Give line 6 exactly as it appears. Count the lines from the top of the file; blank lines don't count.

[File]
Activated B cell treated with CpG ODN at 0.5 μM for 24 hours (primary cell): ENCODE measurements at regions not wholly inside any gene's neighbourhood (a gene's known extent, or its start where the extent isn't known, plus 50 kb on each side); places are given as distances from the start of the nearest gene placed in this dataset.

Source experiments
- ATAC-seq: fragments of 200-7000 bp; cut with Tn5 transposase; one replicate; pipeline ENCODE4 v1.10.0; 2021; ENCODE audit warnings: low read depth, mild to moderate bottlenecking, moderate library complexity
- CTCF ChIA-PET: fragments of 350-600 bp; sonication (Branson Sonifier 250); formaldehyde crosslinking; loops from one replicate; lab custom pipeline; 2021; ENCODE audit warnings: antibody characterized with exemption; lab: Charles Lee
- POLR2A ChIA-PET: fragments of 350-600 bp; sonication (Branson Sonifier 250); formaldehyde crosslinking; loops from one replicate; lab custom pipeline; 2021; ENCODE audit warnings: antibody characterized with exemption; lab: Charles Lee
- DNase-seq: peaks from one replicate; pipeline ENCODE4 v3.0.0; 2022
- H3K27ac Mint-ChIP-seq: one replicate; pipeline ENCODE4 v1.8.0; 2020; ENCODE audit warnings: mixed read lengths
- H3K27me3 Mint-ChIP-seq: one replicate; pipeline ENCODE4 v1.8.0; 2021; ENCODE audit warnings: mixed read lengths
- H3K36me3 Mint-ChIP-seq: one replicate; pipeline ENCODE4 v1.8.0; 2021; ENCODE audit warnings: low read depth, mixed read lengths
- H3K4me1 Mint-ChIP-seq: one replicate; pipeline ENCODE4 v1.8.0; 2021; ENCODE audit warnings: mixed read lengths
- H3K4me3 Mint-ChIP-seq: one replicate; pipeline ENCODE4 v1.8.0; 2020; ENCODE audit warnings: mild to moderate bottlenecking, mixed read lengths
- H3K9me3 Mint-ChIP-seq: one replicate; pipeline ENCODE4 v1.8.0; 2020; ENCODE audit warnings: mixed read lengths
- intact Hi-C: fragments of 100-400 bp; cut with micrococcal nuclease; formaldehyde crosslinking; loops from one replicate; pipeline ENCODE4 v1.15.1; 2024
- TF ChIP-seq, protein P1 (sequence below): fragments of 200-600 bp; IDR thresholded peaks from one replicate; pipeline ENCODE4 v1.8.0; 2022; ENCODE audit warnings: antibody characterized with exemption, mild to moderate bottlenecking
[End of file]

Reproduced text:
- DNase-seq: peaks from one replicate; pipeline ENCODE4 v3.0.0; 2022